“Super apps provide a list, there is no interaction or humanisation of the process and you have to do your own testing, bidding and research,” says Osman.
Critical to Yanzo’s strategy is the data surrounding user habits and requests. In fact, for all super apps, data is perhaps the most valuable commodity available to them.
“Investors value technology and ultimately, they value data. The more I get into this field, the more I see consumer data being more valuable than any other type of data,” says Nakhla.
Understanding each individual, their habits, wants and needs and anticipating them before they even act upon them results in better personalisation of services and products that is more likely to result in them clicking “buy”. This however, can leave some consumers uncomfortable.
“Super apps across the Mena have a huge advantage that can help fuel their growth – little competition and a lack of data privacy laws,” says Tarek Ghobar co-founder of point checkout, a UAE-based online payment gateway that enables consumers to use their loyalty points and air miles to buy goods online. “The lack of data privacy laws gives the super apps a huge advantage to grow and use our data as they wish to target (unfairly) against smaller players, as they will soon have a lot more information to share and sell for more personalised experiences, creating monopolies.”
The only country in Mena with a comprehensive data privacy law is Bahrain, but others like the UAE are considering their own equivalent of the EU’s GDPR law.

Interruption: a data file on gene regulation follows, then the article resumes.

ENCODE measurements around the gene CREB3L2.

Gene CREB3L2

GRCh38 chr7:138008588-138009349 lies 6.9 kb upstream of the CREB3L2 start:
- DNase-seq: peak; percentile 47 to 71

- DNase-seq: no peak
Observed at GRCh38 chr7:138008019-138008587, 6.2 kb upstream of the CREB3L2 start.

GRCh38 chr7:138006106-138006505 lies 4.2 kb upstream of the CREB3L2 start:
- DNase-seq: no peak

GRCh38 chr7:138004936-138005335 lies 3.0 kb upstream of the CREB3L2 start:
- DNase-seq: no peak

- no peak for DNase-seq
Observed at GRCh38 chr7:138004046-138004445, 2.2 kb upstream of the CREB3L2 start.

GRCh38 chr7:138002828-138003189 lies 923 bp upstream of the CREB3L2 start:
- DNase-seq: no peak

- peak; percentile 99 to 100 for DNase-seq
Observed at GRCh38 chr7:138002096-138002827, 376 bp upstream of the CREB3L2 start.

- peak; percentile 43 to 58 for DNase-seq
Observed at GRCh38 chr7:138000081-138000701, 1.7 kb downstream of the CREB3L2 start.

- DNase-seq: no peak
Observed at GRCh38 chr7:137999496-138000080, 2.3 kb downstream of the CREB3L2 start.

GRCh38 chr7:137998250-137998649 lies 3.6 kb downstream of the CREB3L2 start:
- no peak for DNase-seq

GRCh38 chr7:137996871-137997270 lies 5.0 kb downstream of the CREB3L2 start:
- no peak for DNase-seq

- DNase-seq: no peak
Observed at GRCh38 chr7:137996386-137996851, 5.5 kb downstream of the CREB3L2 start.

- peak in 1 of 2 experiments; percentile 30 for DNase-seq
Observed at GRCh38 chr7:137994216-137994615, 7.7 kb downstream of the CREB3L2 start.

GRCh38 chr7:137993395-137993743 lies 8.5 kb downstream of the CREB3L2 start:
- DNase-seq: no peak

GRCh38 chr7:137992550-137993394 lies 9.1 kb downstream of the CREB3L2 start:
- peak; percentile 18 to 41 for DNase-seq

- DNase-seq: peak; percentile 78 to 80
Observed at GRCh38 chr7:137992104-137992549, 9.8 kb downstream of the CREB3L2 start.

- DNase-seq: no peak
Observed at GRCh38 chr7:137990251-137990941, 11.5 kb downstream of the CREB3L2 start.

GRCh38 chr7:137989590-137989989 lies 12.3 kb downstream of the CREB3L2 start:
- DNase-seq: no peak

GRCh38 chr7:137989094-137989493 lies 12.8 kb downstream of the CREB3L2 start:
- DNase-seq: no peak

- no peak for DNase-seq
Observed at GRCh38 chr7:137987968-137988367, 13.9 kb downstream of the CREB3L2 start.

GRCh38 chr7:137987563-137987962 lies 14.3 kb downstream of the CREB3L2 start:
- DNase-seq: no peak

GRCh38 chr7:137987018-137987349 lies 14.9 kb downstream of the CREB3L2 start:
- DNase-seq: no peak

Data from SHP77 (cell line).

When investors decide where to place their money, they can either go with their gut instincts, conduct market research or look at the potential of the team. But to gauge whether a technology will see success or not, there might be an easier trick – look at the habits of the wealthy.
It is in human nature to want to emulate the lifestyle of the upper echelons of society.
When the wealthy had their own cars and chauffeurs, technology provided the masses with the same feeling through ride-hailing. When the wealthy enjoyed meals cooked by their private chefs, technology provided world cuisine with a few taps via food delivery. Even services like education, investing and healthcare are being democratised by the internet.
The rich have the means to employ people to do things for them, but the rest of the world can only rely on technology. So while the wealthy might employ a butler or personal assistant, for the masses, super apps are the technological equivalent to conduct chores and simplify daily life.
The premise of simplifying life is an attractive one to users, but a super app will need to provide enough services in order to retain customers. In terms of unit economics however, it will depend on the market and the sector. For Careem, having its captains in Dubai who drive a Lexus deliver packages is far costlier than Halan that does it via motorbike. Delivery is a heavy cost that continues to be subsided by the companies. Careem has even developed a new algorithm to allow its captains to move both goods and people from the same pick up location which will allow them to “earn more money” and eventually offer customers a better price as a result of higher utilisation of its drivers.
“It will make the unit economics for Careem a lot more efficient,” said Sheikha. “We will be improving the engagement of our users by offering them multiple services on the super app and retention rates will go up and we expect that to help our bottom line. We believe this will help us emerge as a more sustainable platform.”
Ultimately, if a super app is to succeed, it needs the regulatory approval to operate across the different sectors that it touches, and it needs to create a user-friendly environment built on trust. That is the only way to retain customers and keep them engaged and spending on the one platform.